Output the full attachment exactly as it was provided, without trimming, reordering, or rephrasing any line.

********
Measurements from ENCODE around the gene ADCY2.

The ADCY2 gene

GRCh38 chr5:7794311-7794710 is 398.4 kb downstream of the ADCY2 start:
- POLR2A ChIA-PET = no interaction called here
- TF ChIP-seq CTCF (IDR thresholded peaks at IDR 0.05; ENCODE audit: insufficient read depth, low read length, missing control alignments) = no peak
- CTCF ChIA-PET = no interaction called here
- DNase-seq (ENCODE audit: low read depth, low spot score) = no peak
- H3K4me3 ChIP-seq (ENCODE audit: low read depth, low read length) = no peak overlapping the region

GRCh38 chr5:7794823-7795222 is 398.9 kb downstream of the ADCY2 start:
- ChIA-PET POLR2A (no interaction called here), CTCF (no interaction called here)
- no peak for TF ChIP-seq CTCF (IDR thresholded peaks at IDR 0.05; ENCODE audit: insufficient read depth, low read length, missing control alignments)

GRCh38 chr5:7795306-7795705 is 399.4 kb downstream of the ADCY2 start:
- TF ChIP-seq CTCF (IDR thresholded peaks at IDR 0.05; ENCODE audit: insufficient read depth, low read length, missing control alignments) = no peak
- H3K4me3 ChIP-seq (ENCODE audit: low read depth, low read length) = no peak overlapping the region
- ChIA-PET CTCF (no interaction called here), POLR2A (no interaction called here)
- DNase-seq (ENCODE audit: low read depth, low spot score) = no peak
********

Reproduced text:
Measurements from ENCODE around the gene ADCY2.

The ADCY2 gene

GRCh38 chr5:7794311-7794710 is 398.4 kb downstream of the ADCY2 start:
- POLR2A ChIA-PET = no interaction called here
- TF ChIP-seq CTCF (IDR thresholded peaks at IDR 0.05; ENCODE audit: insufficient read depth, low read length, missing control alignments) = no peak
- CTCF ChIA-PET = no interaction called here
- DNase-seq (ENCODE audit: low read depth, low spot score) = no peak
- H3K4me3 ChIP-seq (ENCODE audit: low read depth, low read length) = no peak overlapping the region

GRCh38 chr5:7794823-7795222 is 398.9 kb downstream of the ADCY2 start:
- ChIA-PET POLR2A (no interaction called here), CTCF (no interaction called here)
- no peak for TF ChIP-seq CTCF (IDR thresholded peaks at IDR 0.05; ENCODE audit: insufficient read depth, low read length, missing control alignments)

GRCh38 chr5:7795306-7795705 is 399.4 kb downstream of the ADCY2 start:
- TF ChIP-seq CTCF (IDR thresholded peaks at IDR 0.05; ENCODE audit: insufficient read depth, low read length, missing control alignments) = no peak
- H3K4me3 ChIP-seq (ENCODE audit: low read depth, low read length) = no peak overlapping the region
- ChIA-PET CTCF (no interaction called here), POLR2A (no interaction called here)
- DNase-seq (ENCODE audit: low read depth, low spot score) = no peak